The book of Habakkuk probably finds itself among the least studied, or even read, books in the canon of Scripture. Beginning with a plaintive question and a despairing declaration—“How long, O Lord, will I call for help, and You will not hear? I cry out to You, ‘Violence!’ Yet You do not save” 1:2)—it doesn’t invite the casual reader to continue reading. Habakkuk’s anguish is understandable in view of the fact that he ministered during the time of Israel’s greatest rebellion and apostasy and under the shadow of Babylon’s impending invasion. Those who read the book (often people who are in deep or inexplicable trials) have a tendency to jump to the end and both marvel at and take comfort in Habakkuk’s remarkable testimony: “Though the fig tree should not blossom and there be no fruit on the vines, though the yield of the olive should fail and the fields produce no food, though the flock should be cut off from the fold and there be no cattle in the stalls, yet I will exult in the Lord, I will rejoice in the God of my salvation. The Lord God is my strength, and He has made my feet like hinds’ feet, and makes me walk on my high places” (3:17-19). The essential question is: What enabled Habakkuk to give such a testimony in light of the circumstances he faced? The answer is two-fold.
1. Habakkuk “saw” God. Nothing will substitute for personal acquaintance with God. Seeing Him for who He truly is is the antidote for all worry, fear, doubt, anguish, despair, and every other misery that we as humans must encounter. In poetic language, Habakkuk describes God as coming from the south (Teman and Mount Paran). He is the “Holy One,” a term acknowledging both the purity, righteousness, and perfection of His nature and also expressing His transcendent uniqueness—none is like Him; He is infinitely above everyone and everything on earth. Habakkuk further explains the same truth by exclaiming that “His splendor covers the heavens, and the earth is full of His praise” (3:3). The prophet recognizes that God manifests His glory everywhere throughout the universe. An infinite cosmos cannot contain the glory of God. “His radiance is like the sunlight;” the prophet marvels, “He has rays flashing from His hand” (v. 4). He anticipates John in the New Testament, who proclaimed that “God is light, and in Him there is no darkness at all” (1 John 1:5). All He is exists in radiant holiness, purity, perfection, and righteousness; all He does is open to complete scrutiny that reveals holy motives, pure purposes, righteous execution, and perfect ends. Habakkuk then explains that “there [in His radiant Being and brilliant works] is the hiding of His power” (v. 4). The light that reveals also conceals. It is impossible to actually see anything when looking directly into a bright light. And so to some extent, it is not possible to look into or fully understand the ways and purposes of God. They are greater than our spiritual capacity to see. But Habakkuk had seen enough to rest and to rejoice.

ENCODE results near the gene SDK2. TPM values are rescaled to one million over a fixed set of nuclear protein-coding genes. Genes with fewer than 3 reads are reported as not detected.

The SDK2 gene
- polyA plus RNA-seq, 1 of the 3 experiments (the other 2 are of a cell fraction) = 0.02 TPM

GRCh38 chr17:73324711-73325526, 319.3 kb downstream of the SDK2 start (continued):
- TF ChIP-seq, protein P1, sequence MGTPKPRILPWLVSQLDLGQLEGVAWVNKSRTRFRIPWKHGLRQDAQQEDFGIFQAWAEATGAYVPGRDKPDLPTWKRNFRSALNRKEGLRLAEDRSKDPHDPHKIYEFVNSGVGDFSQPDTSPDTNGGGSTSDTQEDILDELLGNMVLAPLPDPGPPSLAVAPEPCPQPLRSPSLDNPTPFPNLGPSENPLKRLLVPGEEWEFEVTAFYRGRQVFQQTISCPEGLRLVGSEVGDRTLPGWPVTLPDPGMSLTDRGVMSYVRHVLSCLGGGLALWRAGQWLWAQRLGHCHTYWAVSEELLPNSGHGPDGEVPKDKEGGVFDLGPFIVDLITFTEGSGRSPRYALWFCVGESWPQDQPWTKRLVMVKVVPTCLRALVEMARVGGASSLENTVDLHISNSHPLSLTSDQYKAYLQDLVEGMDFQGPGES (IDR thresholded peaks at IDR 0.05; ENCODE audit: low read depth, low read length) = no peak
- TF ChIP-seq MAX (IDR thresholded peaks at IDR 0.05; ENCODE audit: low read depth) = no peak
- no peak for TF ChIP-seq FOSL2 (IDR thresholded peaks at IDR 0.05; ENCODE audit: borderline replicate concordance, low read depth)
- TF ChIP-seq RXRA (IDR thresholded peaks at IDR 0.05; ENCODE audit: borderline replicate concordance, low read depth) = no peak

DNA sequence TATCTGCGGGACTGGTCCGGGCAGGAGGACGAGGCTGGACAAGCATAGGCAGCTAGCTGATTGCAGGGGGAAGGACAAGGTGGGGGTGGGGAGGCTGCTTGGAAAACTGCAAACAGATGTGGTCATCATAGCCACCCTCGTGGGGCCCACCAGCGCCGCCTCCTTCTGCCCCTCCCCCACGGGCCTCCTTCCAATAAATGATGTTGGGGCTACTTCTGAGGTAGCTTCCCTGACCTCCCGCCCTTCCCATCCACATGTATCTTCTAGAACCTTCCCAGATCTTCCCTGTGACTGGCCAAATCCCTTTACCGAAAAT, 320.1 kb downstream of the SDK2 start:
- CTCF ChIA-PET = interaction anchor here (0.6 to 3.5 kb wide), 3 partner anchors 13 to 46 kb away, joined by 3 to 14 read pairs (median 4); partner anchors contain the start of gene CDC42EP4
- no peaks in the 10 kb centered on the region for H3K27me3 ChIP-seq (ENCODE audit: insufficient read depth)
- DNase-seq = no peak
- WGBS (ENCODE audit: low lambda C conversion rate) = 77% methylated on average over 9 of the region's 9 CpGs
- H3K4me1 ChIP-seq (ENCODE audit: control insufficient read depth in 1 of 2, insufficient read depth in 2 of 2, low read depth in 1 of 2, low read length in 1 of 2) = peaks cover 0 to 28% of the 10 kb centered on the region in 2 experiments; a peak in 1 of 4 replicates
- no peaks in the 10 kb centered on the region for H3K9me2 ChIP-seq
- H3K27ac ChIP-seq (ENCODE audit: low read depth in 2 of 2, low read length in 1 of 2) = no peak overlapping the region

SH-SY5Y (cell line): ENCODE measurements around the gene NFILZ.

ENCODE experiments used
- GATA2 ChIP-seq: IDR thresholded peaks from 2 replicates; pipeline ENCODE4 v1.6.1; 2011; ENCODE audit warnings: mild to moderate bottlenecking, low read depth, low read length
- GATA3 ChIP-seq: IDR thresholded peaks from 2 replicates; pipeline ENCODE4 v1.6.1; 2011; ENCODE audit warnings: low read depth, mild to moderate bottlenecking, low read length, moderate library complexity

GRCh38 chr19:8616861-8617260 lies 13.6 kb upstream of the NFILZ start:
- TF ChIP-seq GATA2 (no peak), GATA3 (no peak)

2. Habakkuk believed God. Although judgment was about to fall, God gave Habakkuk several promises. The first promise was that God would raise up the Chaldeans, “that fierce and impetuous people” (1:6) to conquer Israel. At first glance, that might seem like a promise that would cause dismay, not rest and rejoicing. But it gave confident hope to Habakkuk that he and his people were not at the mercy of a godless, bloodthirsty hoard of heathens, but in the hands of a righteous God who was chastening His people for their sin. A second promise from God was that “the righteous will live by his faith” (2:4). God is trustworthy; though trials come, He will not forsake those who trust in Him. Negative circumstances are no reason to forsake the Lord: He will be faithful to His people. God provided His besieged prophet with yet a third promise: “the earth will be filled with the knowledge of the glory of the Lord, as the waters cover the sea” (2:14). Though it appears that God’s people are facing annihilation, God’s purposes will be accomplished: He will establish a kingdom; He will rule with and through His people. He will establish an empire that spreads His glory throughout the earth.
And so, despite the horrendous devastation on the horizon, Habakkuk exults “in the Lord” and rejoices in the God of His salvation. Are we doing the same? Will we do the same?
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